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Is it proper for a man to dye his hair?


Rabbi Yitzchak Schochet

The question is not limited to appropriateness but permissibility. There a swathe of halachic discussion on the matter ranging from a Biblical prohibition (thus extremely limited leeway) to a rabbinic prohibition (thus permitted in varying circumstances associated with kovod habriyos).

Generally, someone will change their hair color because they want to improve on their image, or more precisely, have difficulty accepting the aging process. (Interestingly, there’s less of a halachic issue dyeing from dark to white). While that might be more of a natural concern for women (hence makeup, etc.) it is less in keeping with the natural psyche of man and perhaps more related to ego.

When the mishna in Pirkei Avos lists the various milestones one reaches at different stages, what it’s teaching us is that aging is not lost youth but a new stage of opportunity and strength.

Worry less about your hair color and embrace those opportunities.

– Rabbi Yitzchak Schochet is a popular Lubavitch lecturer and rabbi of London’s Mill Hill Synagogue

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In order to answer this question, one must define the halachic parameters to either permit or forbid this practice.

It would seem that the halachic issue here is whether this practice falls into the realm of “Lo yilbash gever simlat isha,” that a man is forbidden to wear a garment uniquely made for women, which also includes anything which would tend to be something distinctly worn by woman, such as women’s jewelry or makeup or, as in our query, the dyeing of one’s hair.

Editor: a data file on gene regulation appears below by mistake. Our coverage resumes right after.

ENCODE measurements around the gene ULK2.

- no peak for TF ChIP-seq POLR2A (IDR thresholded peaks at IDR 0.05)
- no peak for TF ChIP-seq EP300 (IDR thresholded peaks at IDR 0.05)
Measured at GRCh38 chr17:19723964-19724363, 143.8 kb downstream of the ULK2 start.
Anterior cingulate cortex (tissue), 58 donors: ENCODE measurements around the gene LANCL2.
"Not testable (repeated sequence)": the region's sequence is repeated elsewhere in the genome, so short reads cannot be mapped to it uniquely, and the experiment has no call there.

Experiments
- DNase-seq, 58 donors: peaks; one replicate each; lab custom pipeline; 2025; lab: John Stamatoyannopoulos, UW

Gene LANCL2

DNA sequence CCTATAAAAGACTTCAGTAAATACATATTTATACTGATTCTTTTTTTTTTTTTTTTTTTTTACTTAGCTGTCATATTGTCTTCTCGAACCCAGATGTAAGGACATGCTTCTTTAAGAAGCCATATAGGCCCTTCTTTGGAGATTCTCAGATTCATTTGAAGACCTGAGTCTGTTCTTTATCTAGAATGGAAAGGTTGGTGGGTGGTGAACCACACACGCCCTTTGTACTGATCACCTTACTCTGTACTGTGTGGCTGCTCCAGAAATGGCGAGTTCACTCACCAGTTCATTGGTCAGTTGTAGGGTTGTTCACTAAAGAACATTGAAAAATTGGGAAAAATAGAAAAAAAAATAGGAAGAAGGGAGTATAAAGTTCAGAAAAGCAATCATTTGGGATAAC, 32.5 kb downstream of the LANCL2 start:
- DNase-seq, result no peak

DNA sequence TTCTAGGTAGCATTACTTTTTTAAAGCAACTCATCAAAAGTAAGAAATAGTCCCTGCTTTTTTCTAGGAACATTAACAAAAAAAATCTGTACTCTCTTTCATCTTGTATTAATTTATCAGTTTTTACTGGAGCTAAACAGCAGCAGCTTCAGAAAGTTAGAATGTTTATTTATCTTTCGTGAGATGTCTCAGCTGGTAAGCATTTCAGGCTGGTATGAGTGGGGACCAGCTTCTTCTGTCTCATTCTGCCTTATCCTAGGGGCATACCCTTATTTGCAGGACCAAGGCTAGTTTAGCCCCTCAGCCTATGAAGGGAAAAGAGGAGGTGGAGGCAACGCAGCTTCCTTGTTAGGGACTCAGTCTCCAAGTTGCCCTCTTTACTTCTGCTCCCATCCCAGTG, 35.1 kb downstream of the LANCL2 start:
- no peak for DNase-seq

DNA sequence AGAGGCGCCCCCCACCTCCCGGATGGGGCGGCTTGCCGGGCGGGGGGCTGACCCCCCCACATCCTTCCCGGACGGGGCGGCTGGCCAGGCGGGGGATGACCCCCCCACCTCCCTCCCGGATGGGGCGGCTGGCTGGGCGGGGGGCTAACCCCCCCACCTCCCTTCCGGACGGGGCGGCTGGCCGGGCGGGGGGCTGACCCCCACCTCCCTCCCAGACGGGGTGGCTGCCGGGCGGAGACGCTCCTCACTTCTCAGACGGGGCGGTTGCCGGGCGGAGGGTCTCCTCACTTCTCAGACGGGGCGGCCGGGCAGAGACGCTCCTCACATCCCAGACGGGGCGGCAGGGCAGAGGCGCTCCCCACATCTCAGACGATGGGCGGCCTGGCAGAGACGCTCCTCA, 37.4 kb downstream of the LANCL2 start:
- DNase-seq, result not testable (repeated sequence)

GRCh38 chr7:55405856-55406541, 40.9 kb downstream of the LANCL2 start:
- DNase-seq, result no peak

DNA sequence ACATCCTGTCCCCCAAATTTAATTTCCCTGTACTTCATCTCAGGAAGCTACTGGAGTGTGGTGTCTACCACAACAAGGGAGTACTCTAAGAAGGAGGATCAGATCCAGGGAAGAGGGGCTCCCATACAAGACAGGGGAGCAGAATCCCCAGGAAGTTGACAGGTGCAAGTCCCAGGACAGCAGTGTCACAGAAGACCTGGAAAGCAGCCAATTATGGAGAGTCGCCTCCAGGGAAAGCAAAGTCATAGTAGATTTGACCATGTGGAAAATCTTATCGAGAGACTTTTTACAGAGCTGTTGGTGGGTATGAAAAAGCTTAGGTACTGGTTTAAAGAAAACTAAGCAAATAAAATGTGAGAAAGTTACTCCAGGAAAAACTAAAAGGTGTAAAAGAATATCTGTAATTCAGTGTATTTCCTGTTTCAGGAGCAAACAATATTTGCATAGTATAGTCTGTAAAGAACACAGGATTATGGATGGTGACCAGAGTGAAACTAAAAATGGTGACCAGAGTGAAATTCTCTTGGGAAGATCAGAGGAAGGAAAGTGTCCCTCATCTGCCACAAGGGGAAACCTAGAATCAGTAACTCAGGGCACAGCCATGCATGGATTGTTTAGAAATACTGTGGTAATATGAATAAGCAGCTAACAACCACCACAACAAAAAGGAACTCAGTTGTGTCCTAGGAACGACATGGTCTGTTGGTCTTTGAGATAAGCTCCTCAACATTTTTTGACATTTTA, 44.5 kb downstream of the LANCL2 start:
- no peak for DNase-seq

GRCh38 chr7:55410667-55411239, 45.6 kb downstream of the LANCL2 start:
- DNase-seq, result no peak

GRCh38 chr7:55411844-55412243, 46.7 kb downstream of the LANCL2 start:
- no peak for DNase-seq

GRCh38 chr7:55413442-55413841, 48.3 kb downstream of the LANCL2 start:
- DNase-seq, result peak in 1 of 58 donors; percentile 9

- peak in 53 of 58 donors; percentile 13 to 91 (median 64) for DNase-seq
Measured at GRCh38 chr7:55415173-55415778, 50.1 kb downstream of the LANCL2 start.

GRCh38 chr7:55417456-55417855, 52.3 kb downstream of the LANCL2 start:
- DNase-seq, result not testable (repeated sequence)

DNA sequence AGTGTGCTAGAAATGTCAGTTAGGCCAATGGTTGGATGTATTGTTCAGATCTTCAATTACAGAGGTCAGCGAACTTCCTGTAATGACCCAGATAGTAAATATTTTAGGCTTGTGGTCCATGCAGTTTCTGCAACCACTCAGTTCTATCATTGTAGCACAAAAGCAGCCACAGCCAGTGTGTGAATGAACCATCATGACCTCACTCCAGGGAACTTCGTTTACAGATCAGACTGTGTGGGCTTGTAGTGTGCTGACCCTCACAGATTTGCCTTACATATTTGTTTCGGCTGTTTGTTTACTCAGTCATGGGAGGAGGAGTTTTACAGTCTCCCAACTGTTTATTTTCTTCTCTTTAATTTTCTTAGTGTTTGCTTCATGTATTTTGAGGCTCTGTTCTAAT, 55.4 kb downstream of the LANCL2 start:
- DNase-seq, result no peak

Hence, if a certain practice has been adopted by both men and women, such as in our generation, ostensibly it should be permitted. As an example, pants are worn today by both men and women, and if not for the issue of tzniut, women should be able to wear pants as well.

Indeed, my barber in Yerushalayim, who cuts the hair of many chareidi people, has told me that he dyes the hair of many of these people, sometimes daily, for the appearance of youth in our times enhances their chances to be successful in business. This reasoning could also be applied to people in the entertainment business. Indeed, the Talmud sites a practice of some men who would dye their beards to look younger.

With that said, there are many Sages of our times who forbid this, citing the inappropriateness of this practice and the fact that it could still be included in the prohibition of wearing something that is uniquely identified as a practice of women.

It is not my intent in this forum to render a psak. I recommend each person who has this dilemma to secure a psak from their own rabbi.

– Rabbi Mordechai Weiss lives in Efrat, Israel, and previously served as an elementary and high school principal in New Jersey and Connecticut. He was also the founder and rav of Young Israel of Margate, N.J. His email is [email protected].

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The Torah states that clothes which are clearly identified as men’s clothing should not be worn by a woman, and that it is likewise prohibited for a man to wear clothes that are clearly identified as women’s clothing; “cross-dressing” is thus expressly forbidden (Devarim 22:5). Although the Torah itself does not provide a reason for this prohibition, the commentaries, such as Rashi there, note that it is designed to minimize inappropriate mingling of the sexes and conduct which may promote promiscuity. According to the Gemara in Shabbos (94b) and elsewhere, the prohibition also includes engaging in other activities associated with the standard behavior of members of the opposite sex; a woman may therefore not do things usually done primarily by men, while men may not do things usually done primarily by women. Since women generally are the ones who dye their hair, it is thus expected that men will refrain from doing so.